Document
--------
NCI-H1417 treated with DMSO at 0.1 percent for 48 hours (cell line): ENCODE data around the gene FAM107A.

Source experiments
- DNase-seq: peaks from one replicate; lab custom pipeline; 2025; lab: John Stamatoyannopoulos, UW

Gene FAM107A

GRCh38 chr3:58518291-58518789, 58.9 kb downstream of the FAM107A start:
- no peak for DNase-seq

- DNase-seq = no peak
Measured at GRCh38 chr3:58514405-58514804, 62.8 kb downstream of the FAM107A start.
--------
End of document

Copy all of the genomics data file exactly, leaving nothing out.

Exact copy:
NCI-H1417 treated with DMSO at 0.1 percent for 48 hours (cell line): ENCODE data around the gene FAM107A.

Source experiments
- DNase-seq: peaks from one replicate; lab custom pipeline; 2025; lab: John Stamatoyannopoulos, UW

Gene FAM107A

GRCh38 chr3:58518291-58518789, 58.9 kb downstream of the FAM107A start:
- no peak for DNase-seq

- DNase-seq = no peak
Measured at GRCh38 chr3:58514405-58514804, 62.8 kb downstream of the FAM107A start.